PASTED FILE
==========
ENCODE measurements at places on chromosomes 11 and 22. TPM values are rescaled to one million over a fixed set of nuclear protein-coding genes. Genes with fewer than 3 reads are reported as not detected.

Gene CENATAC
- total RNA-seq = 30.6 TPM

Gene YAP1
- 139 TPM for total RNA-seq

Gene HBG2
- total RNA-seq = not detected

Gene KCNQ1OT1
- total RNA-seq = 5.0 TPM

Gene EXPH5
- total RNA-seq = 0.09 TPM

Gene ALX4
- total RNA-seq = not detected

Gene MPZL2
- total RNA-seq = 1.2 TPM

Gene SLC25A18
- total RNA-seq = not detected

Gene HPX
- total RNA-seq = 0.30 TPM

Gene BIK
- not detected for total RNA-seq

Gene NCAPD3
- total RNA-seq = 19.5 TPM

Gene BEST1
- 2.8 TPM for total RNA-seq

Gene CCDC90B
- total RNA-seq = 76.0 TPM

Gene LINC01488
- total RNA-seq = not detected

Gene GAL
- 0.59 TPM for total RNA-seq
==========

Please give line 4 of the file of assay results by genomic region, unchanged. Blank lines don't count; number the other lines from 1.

Gene YAP1